Foxconn receives permit to change Wisconsin manufacturing plant to storage: report

Foxconn receives permit to change Wisconsin manufacturing plant to storage: report

An investigative report by The Verge found that an electronic manufacturing complex promised by Foxconn in Wisconsin did not meet its requirements to operate.

Two years after breaking ground on what was supposed to be a 20-million-square-foot LCD-manufacturing complex, the Taiwan-based company received a permit to convert their facilities into storage, according to the report.

In 2018, Foxconn promised the new complex would bring in 13,000 jobs and create a new Silicon Valley in the Midwest. 


Last week, officials from Wisconsin sent a letter to the company informing them that they did not have enough full-time employees to qualify for state tax credits. This is the second year it has failed to meet this requirement.

According to 19 employees who spoke to The Verge, conditions were far from what was promised from the very beginning. New hires arrived at the 1960s office building bought by the manufacturing giant only to discover they were expected to provide their own office supplies and were often trapped in malfunctioning elevators. 

The Verge reported that several different concepts were considered to make the facility profitable including turning it into a fish farm, exporting dairy products and renting it out as storage space. 

Foxconn has announced immaterial or less-than-planned developments in Brazil, Pennsylvania and Indonesia. The real cost of the facility appears to have fallen on the shoulders of state and local governments, with more than $400 million spent on land and infrastructure on behalf of the company that it will likely never use.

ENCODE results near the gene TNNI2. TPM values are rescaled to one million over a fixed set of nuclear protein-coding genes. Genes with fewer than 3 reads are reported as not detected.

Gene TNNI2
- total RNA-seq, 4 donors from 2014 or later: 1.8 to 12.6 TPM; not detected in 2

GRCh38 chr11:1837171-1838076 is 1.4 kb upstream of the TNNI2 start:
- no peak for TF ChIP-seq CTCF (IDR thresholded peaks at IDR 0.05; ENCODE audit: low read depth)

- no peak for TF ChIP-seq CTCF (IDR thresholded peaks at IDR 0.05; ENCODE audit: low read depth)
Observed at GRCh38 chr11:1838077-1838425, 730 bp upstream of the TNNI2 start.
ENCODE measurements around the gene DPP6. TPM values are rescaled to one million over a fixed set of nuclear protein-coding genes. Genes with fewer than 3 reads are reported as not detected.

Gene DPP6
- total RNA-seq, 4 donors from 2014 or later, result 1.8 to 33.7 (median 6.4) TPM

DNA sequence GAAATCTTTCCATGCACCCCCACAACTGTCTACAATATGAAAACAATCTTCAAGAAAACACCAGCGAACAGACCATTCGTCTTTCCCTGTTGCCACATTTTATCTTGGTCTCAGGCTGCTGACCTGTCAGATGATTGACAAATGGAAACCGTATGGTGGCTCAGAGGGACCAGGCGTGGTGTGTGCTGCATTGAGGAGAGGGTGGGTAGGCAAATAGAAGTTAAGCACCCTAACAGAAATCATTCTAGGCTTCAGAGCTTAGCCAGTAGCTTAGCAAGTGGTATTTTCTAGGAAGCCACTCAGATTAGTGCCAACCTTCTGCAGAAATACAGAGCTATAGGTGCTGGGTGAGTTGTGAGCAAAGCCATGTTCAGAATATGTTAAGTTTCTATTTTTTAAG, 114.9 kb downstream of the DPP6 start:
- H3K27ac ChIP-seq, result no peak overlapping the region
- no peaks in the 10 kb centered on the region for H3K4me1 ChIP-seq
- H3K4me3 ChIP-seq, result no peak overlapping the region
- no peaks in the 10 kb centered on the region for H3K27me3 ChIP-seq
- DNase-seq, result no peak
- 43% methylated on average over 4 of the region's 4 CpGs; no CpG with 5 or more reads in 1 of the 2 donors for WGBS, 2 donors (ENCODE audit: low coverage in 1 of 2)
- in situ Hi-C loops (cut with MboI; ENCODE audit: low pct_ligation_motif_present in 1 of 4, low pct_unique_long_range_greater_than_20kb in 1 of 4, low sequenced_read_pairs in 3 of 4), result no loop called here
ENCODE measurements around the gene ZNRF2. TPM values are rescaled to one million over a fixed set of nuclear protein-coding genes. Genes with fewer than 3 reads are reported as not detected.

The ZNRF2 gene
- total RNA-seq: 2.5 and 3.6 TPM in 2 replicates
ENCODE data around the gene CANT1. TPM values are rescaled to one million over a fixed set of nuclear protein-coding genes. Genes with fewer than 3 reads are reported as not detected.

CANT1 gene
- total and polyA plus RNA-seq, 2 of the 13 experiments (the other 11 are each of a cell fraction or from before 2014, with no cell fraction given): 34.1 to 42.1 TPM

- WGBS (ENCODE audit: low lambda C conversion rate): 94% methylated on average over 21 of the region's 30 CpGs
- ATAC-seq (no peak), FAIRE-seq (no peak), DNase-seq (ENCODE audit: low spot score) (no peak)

The article also points out countless illusions that were made to make the facilities appear like sound investments, including in 2019 when hundreds of people were hired in the last two months of the year in order to meet quotas, only for layoffs to begin in January.


The report indicates that several huge buildings sit empty on the campus. Yet, despite the failings, President TrumpDonald TrumpWhat blue wave? A close look at Texas today tells of a different story Democrats go down to the wire with Manchin Trump's former bodyguard investigated in NY prosectors' probe: report MORE has held up the campus as a win for job creation and investment.

Foxconn said in a statement that its project was impacted, in part, by the coronavirus pandemic.

"In response to changes in global technology markets which were greatly accelerated by COVID-19, Foxconn entered into formal contract negotiations beginning in August 2020 with [Wisconsin Economic Development Corporation] officials in good faith to discuss new terms of an agreement that have a  consequential impact on Racine County and the Village of Mount Pleasant. Unfortunately, WEDC’s determination of ineligibility for performance-based incentives during ongoing discussions was a surprise that threatens the good faith negotiations," the company said in a statement to The Hill.

"While we are disappointed with the WEDC actions, we are confident that Foxconn and WEDC will be able to resume discussions and work together to reach an agreement that will support our efforts to bring smart manufacturing technologies and jobs to Wisconsin. We appreciate the significant support we continue to receive from local officials, our academic and non-governmental organization partners, the Wisconsin business community, and the vast majority of state officials."

-- Updated on 10/20/2020